One village in two countries

En Portada visits the invisible border between Germany and France

Whoever wins the elections in Germany will strengthen the Paris-Berlin axis

During centuries, the oscillating border between France and Germany has spawned an important number of personal stories, both of union and division.  En Portada has searched for those testimonies travelling around this border, invisible today, to try to better understand the spirit of the so called Franco-German axis.  Whatever happens during the elections on September 24th in Germany it will become stronger.

Leidingen in the heart of the piece, it is a village in two countries.  Leidingen is a little village divided by the border, where live together around 30 French and 180 Germans.  Their inhabitants do not want to hear about borders or steps back… they just want more Europe.

We dive its history in the cemetery of Sarrenbrücken where there are graves of the three wars that set the two countries against.  Or the fortification of the Maginot Line, built by the French to defend from the Germans after WWI.  The German city of Kehl and its neighbor city of Strasbourg, separated by the Rhine River, once a symbol of dispute and today an example of cross-border cooperation.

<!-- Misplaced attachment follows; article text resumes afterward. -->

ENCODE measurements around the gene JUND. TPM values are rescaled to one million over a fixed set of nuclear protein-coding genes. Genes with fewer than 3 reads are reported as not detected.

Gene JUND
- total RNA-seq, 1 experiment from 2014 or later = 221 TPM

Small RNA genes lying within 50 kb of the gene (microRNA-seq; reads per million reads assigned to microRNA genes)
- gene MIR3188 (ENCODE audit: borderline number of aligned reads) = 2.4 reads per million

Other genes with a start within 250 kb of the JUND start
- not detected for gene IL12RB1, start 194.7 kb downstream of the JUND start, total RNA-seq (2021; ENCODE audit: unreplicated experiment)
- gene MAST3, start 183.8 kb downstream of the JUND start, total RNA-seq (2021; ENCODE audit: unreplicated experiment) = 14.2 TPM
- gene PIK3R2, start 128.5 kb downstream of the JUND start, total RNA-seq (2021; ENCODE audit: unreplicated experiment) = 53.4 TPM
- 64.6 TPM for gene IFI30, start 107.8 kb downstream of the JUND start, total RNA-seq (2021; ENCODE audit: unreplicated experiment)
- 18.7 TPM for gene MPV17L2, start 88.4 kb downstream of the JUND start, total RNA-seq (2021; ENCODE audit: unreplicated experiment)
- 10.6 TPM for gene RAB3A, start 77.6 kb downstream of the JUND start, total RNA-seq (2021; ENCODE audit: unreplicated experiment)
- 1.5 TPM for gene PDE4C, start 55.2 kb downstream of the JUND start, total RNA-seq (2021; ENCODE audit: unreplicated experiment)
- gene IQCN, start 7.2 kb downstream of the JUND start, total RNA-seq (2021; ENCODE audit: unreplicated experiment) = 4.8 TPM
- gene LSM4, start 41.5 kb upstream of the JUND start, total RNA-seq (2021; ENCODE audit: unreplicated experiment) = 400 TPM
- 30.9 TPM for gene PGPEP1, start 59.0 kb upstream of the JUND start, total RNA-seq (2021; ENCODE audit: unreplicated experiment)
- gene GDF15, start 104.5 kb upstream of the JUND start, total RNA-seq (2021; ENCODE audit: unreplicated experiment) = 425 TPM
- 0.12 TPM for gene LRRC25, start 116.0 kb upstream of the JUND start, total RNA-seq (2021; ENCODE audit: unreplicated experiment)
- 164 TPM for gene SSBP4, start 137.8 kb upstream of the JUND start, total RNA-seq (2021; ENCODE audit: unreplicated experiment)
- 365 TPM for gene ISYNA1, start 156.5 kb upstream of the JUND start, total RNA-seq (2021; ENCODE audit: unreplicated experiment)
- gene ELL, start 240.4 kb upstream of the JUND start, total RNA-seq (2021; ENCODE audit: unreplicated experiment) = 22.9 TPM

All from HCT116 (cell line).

2017 started with dark clouds for the European Union.  Opinion polls forecasted a rise and probable win of extreme right parties in Dutch and French elections.  This would have led to a setback of European integration.  Together with Brexit it would have meant the death certificate of the EU.

Nothing like that has happened.  The victory of Emmanuel Macron in France has meant a new momentum for the EU.  Another impetus for the Franco-German axis is expected after the coming German elections.




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